Just when you thought the early archery season couldn’t pack any more surprises for East Texas hunters, word of another whopper whitetail comes trickling down the pike.
This season has been a remarkable one thus far. In fact, judging from the results turned in by area bow hunters since the Oct. 1 opener, it is almost scary to think about what might happen once the general gun season gets underway on Nov. 5.
In looking back, I can’t recall another archery season in these parts that has kicked out so many giant deer, so early in the year. Already there has been one buck in the 190-class, at least two bucks in the 170-class and at least one in the 160-class taken by East Texas bow hunters. All of the bucks were killed on small tracts of open range property, a couple from counties with limited histories of producing big deer.
Kevin Wisener is an Angelina County building contractor who took his deer hunting business to Houston County about two decades ago. His father-in-law helped him hone his archery skills on the Davy Crockett National Forest, but he has since leased a pair of 400-yard tracts of private property about two miles part.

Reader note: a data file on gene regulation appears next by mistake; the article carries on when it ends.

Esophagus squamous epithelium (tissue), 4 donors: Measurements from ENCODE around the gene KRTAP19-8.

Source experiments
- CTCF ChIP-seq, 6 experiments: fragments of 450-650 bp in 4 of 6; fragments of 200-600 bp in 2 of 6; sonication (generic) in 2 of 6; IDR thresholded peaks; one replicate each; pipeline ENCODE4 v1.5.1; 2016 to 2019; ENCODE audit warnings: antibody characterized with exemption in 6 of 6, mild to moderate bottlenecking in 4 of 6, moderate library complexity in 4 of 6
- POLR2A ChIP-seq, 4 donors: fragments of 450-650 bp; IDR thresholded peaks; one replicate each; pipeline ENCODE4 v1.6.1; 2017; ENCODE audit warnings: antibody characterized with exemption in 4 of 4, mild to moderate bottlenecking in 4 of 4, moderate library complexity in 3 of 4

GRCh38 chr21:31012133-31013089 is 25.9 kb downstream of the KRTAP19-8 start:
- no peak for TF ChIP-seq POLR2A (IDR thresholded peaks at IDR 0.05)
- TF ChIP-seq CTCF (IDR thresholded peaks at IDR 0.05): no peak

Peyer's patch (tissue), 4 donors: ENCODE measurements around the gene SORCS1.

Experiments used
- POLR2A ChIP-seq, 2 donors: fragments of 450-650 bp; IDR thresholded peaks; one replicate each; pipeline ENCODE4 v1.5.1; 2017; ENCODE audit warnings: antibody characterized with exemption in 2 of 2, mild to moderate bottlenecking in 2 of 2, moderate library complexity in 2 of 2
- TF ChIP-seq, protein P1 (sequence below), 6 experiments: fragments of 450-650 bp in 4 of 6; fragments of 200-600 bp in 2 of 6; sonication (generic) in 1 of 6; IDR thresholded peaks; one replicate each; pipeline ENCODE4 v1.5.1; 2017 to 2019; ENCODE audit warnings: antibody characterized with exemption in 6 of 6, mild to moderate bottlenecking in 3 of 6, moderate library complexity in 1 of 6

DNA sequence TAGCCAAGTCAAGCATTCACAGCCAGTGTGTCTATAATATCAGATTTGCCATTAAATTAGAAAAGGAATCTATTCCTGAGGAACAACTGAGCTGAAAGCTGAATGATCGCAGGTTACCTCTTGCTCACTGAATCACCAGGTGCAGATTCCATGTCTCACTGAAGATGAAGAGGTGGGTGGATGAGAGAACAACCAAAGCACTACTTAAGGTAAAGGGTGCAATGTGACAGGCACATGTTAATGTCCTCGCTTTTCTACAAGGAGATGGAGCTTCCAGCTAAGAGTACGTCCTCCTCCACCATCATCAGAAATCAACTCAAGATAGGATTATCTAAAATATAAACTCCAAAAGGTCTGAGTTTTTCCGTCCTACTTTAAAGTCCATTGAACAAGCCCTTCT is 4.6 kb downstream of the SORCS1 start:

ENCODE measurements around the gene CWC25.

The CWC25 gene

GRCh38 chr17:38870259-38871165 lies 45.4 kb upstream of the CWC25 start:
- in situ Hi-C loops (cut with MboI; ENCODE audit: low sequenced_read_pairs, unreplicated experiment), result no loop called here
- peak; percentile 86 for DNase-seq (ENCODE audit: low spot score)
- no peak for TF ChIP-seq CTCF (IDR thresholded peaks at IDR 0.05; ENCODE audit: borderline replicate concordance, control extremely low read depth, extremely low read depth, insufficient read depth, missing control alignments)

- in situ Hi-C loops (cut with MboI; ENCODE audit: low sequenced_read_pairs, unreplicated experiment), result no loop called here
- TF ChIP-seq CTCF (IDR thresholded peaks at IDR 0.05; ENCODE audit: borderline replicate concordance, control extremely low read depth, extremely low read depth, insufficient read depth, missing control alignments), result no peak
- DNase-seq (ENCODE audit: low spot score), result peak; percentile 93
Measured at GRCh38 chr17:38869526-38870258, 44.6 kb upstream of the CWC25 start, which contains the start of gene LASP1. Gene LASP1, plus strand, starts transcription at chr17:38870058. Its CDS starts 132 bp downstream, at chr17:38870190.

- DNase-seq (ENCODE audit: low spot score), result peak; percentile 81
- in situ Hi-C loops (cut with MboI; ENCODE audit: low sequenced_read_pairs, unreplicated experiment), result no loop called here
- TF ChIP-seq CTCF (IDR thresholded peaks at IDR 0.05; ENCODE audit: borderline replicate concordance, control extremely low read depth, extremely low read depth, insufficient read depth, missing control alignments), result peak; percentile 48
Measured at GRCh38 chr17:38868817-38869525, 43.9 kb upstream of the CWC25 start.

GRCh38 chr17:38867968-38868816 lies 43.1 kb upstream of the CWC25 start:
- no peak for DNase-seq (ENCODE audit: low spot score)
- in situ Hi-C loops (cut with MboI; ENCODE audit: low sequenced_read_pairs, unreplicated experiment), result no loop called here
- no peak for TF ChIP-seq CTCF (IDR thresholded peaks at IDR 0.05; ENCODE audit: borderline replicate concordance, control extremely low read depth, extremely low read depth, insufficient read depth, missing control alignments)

Wisener has hunted all over the region, but he is convinced there is something in the Houston County soil that is conducive to growing big racks.
“I’m drawn to this area,” he said. “That’s not to say there aren’t good deer in other counties, but I’m convinced we have some really good seed over here.”
Ol’ “Key Ring” is rock solid proof to support Wisener’s claim.
“Key Ring” is the nickname Wisener’s daughters gave to a stud of a buck that began showing up in his trail camera photos a couple of years ago. Last season the buck sported a typical eight point frame with long main beams, thick tines and a kicker off each of its G2′s.
“The first time my girls saw his picture, they said ‘look daddy, you could hang your keys on those antlers,’” Wisener said. “The name stuck, so that’s what we always called him.”